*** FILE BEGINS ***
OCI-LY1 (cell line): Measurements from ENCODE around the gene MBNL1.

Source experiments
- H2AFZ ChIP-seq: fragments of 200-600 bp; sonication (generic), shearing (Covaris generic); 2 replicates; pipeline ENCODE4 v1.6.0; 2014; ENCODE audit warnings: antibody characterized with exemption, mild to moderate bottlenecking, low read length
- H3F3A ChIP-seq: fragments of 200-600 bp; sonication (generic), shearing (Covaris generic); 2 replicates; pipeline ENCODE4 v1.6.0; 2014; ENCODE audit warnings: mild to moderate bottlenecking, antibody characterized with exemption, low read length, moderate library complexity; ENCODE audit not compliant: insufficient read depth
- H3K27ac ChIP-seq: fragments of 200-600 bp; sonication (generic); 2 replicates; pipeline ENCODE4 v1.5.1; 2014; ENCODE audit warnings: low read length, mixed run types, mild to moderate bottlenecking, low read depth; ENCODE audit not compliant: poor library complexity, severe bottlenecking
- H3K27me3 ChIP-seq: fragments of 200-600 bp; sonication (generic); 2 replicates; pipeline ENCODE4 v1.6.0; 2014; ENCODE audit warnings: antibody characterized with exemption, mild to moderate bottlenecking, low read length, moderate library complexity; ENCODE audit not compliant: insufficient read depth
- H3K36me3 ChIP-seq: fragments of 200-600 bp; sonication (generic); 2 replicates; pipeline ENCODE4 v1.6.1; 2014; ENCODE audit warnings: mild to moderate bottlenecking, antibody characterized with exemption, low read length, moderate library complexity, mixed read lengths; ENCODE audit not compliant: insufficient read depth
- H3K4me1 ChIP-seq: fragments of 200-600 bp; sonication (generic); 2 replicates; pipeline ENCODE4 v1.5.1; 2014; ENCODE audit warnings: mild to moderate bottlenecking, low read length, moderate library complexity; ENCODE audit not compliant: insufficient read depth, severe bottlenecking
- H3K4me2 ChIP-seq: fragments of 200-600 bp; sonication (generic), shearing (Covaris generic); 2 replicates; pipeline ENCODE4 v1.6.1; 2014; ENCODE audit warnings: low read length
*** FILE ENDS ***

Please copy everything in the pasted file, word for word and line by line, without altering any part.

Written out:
OCI-LY1 (cell line): Measurements from ENCODE around the gene MBNL1.

Source experiments
- H2AFZ ChIP-seq: fragments of 200-600 bp; sonication (generic), shearing (Covaris generic); 2 replicates; pipeline ENCODE4 v1.6.0; 2014; ENCODE audit warnings: antibody characterized with exemption, mild to moderate bottlenecking, low read length
- H3F3A ChIP-seq: fragments of 200-600 bp; sonication (generic), shearing (Covaris generic); 2 replicates; pipeline ENCODE4 v1.6.0; 2014; ENCODE audit warnings: mild to moderate bottlenecking, antibody characterized with exemption, low read length, moderate library complexity; ENCODE audit not compliant: insufficient read depth
- H3K27ac ChIP-seq: fragments of 200-600 bp; sonication (generic); 2 replicates; pipeline ENCODE4 v1.5.1; 2014; ENCODE audit warnings: low read length, mixed run types, mild to moderate bottlenecking, low read depth; ENCODE audit not compliant: poor library complexity, severe bottlenecking
- H3K27me3 ChIP-seq: fragments of 200-600 bp; sonication (generic); 2 replicates; pipeline ENCODE4 v1.6.0; 2014; ENCODE audit warnings: antibody characterized with exemption, mild to moderate bottlenecking, low read length, moderate library complexity; ENCODE audit not compliant: insufficient read depth
- H3K36me3 ChIP-seq: fragments of 200-600 bp; sonication (generic); 2 replicates; pipeline ENCODE4 v1.6.1; 2014; ENCODE audit warnings: mild to moderate bottlenecking, antibody characterized with exemption, low read length, moderate library complexity, mixed read lengths; ENCODE audit not compliant: insufficient read depth
- H3K4me1 ChIP-seq: fragments of 200-600 bp; sonication (generic); 2 replicates; pipeline ENCODE4 v1.5.1; 2014; ENCODE audit warnings: mild to moderate bottlenecking, low read length, moderate library complexity; ENCODE audit not compliant: insufficient read depth, severe bottlenecking
- H3K4me2 ChIP-seq: fragments of 200-600 bp; sonication (generic), shearing (Covaris generic); 2 replicates; pipeline ENCODE4 v1.6.1; 2014; ENCODE audit warnings: low read length